What is the concept of a database transaction?
A database transaction is a logical processing unit in a database management system that includes one or more database access operations. Database transactions, in a nutshell, reflect real-world events in any company.
As the operating system executes multiple transactions in a multiprogramming environment, it's possible that instructions from one transaction will be interleaved with instructions from another.
The term "schedule" refers to the sequential execution sequence of a transaction. A schedule may contain a large number of transactions, each of which contains a set of instructions/tasks.
The next transaction is executed after the first transaction has completed its duration. The transactions are listed in chronological order. Since transactions are performed in sequential order, this type of schedule is known as a serial schedule.
A transaction is a very small piece of software that can include many low-level tasks. In order to ensure precision, completeness, and data integrity, a transaction in a database system must preserve the ACID properties: Atomicity, Consistency, Isolation, and Durability.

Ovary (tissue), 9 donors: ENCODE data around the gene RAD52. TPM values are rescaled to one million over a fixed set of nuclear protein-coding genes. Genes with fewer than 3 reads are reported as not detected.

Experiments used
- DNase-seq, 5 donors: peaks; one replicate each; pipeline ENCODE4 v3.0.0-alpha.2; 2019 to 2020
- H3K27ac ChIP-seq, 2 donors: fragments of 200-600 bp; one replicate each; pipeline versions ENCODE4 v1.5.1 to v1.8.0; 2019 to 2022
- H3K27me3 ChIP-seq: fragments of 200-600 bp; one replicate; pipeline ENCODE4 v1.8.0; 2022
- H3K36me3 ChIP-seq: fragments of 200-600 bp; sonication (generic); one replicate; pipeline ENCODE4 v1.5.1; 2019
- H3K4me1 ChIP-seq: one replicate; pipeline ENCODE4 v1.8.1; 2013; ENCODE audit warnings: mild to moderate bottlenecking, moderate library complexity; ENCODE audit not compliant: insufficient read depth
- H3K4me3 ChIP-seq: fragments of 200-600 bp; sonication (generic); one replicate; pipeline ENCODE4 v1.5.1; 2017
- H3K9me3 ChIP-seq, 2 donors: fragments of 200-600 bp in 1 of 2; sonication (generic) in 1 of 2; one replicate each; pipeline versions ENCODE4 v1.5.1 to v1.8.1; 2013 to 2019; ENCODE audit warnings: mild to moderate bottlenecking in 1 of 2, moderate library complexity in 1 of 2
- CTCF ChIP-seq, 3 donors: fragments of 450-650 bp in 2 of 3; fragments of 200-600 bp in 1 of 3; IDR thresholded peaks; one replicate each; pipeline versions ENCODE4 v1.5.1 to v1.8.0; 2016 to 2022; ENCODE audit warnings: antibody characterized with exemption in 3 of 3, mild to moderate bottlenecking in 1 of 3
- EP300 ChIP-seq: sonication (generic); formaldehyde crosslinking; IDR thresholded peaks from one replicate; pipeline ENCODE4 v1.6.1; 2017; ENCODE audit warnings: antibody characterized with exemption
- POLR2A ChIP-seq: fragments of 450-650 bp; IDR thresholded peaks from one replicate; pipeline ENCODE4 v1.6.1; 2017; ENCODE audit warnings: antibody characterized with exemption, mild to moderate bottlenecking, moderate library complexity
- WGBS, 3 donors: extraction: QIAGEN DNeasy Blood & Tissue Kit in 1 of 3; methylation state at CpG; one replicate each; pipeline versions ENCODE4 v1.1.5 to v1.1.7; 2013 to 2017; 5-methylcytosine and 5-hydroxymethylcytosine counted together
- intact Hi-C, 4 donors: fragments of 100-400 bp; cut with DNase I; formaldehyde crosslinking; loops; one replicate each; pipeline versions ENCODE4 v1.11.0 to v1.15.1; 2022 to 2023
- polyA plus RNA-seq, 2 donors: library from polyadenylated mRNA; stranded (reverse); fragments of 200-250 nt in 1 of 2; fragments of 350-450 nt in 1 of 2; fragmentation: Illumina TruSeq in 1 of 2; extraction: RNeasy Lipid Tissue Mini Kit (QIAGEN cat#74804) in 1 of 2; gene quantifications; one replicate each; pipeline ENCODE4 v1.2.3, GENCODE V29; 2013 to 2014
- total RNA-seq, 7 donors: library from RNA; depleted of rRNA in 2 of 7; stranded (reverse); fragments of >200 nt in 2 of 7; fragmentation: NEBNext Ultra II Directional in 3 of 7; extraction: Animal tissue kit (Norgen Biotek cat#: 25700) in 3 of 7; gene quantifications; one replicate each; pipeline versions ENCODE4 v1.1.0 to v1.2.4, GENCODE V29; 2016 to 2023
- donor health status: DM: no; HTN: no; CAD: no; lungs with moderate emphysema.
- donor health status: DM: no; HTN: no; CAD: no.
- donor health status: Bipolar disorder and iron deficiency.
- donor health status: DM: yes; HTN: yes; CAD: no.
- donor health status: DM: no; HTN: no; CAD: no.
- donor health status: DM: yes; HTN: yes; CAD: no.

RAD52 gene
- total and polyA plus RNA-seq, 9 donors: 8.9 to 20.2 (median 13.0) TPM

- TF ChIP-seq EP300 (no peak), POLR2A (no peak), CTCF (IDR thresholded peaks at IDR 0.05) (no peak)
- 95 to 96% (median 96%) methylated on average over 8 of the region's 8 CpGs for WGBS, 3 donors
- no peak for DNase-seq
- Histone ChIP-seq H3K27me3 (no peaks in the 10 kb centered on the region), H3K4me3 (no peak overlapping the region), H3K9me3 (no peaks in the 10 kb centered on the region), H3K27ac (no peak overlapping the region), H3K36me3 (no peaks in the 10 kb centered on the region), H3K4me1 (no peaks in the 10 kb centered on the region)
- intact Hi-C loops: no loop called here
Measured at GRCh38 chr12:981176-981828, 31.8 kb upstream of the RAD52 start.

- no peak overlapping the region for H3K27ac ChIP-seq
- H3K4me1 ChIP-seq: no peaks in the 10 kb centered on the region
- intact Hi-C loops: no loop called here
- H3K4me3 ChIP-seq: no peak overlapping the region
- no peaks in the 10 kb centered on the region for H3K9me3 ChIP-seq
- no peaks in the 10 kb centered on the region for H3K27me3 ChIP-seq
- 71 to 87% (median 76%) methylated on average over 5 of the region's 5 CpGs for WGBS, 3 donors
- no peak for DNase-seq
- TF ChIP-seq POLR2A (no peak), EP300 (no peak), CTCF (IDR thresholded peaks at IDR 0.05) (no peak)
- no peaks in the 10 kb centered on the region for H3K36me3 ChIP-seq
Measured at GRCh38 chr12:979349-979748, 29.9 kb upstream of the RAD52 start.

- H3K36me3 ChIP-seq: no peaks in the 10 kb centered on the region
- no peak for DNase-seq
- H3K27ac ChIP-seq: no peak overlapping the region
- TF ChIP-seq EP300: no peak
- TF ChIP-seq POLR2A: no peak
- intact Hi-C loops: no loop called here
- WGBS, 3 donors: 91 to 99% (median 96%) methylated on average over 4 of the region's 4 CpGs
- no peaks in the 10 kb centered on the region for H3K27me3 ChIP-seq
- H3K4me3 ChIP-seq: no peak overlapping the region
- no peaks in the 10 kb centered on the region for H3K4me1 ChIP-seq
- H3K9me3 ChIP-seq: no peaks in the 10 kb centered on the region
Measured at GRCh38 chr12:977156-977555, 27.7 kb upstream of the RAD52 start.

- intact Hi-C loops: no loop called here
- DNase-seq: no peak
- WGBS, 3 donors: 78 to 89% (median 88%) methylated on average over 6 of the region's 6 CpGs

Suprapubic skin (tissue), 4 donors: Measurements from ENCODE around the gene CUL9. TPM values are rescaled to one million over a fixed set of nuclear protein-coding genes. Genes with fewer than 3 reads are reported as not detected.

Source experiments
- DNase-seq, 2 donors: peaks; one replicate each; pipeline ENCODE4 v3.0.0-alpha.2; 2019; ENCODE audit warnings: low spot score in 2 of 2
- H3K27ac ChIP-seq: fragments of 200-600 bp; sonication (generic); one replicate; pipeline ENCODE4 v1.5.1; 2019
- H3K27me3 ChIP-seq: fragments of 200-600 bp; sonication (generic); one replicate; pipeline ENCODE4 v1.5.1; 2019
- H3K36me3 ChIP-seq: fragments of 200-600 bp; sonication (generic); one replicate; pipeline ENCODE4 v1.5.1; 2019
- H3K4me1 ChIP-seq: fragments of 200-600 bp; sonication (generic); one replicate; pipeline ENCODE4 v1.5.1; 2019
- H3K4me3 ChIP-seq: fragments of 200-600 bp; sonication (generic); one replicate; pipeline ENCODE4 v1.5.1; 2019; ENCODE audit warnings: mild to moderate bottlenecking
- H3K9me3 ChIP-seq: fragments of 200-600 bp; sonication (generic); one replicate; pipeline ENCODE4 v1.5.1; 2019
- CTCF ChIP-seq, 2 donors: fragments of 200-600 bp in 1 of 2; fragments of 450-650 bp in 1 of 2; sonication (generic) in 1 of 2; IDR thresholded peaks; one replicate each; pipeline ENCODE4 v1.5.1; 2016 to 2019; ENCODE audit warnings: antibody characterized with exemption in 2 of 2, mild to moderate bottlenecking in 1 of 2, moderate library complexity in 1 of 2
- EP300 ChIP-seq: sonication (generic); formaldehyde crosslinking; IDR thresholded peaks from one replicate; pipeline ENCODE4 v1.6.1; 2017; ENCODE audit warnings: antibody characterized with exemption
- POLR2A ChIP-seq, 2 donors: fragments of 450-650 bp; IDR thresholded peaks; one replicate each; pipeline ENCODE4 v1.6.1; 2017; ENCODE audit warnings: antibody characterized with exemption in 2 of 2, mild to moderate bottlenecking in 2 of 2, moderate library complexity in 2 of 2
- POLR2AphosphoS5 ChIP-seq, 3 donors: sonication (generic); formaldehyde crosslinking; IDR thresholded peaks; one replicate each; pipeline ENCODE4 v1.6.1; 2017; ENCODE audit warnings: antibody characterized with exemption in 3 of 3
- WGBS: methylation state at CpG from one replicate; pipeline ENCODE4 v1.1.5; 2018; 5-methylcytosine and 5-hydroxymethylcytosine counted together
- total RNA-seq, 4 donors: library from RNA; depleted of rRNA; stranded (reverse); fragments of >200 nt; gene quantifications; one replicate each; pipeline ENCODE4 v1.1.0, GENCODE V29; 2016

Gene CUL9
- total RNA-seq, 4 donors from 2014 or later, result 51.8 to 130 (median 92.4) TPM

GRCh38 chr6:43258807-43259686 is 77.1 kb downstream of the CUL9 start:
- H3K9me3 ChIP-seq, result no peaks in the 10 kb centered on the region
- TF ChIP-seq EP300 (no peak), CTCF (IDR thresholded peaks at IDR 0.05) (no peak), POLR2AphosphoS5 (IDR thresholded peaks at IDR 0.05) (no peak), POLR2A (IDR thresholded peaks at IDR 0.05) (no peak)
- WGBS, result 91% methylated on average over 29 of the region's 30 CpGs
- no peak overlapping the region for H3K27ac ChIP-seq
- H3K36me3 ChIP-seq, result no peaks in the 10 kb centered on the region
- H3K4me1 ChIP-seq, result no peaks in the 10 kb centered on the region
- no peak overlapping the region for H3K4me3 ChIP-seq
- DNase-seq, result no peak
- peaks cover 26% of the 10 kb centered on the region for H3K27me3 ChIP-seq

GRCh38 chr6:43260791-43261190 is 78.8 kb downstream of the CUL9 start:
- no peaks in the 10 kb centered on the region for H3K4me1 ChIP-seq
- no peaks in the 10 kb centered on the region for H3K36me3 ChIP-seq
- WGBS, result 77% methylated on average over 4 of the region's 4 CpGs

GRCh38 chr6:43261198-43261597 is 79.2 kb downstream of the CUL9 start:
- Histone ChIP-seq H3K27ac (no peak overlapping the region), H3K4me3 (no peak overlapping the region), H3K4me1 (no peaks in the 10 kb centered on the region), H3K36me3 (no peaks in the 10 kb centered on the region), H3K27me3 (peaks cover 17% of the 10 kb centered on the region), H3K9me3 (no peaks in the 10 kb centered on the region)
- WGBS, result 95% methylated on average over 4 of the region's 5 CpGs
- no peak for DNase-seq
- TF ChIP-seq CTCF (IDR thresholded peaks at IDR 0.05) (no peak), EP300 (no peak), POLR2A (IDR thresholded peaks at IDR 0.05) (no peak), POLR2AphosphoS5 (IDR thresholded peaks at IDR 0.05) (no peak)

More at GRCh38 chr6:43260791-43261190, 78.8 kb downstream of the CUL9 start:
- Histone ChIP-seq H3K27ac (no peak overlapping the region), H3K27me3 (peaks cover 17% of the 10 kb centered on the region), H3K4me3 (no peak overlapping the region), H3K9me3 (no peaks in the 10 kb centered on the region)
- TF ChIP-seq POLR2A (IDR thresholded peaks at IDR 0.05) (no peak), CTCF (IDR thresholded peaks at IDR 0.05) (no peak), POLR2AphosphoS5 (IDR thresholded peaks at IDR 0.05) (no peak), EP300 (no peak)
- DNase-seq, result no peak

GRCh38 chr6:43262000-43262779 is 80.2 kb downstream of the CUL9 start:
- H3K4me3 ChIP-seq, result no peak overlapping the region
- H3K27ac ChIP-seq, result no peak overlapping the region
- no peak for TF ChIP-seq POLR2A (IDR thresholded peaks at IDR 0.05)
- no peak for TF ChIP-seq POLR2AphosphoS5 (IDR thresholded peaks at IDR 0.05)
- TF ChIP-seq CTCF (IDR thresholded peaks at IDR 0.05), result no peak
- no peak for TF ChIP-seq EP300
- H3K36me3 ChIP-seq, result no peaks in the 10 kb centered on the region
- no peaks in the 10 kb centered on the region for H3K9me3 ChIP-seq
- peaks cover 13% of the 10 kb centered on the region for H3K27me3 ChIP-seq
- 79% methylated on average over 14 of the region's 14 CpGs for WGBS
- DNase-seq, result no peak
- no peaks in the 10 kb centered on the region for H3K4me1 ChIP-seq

Atomicity notes that a transaction must be handled as an atomic entity, meaning that either any or none of its operations must be performed.
Consistency After every transaction, the database must remain consistent. No transaction should have an unfavorable impact on the database's results.
Durability: The database should be able to retain all of its most recent changes even if the server fails or restarts.
The property of isolation states that in a database system where several transactions are being executed concurrently and in parallel, each transaction will be carried out and executed.
The transaction is currently being executed in this state. Every transaction starts out in this state.
Partially Committed A transaction is considered to be partially committed when it completes its final process.
If any of the database recovery system's checks fail, the transaction is said to be in a failed state. A transaction that has failed will no longer be completed.
If any of the checks fails and the transaction enters a failed state, the recovery manager rolls back all of the database's write operations to return the database to its previous state.
A transaction is said to be committed if it completes all of its operations successfully. Many of its ramifications have now been permanently documented in the database system.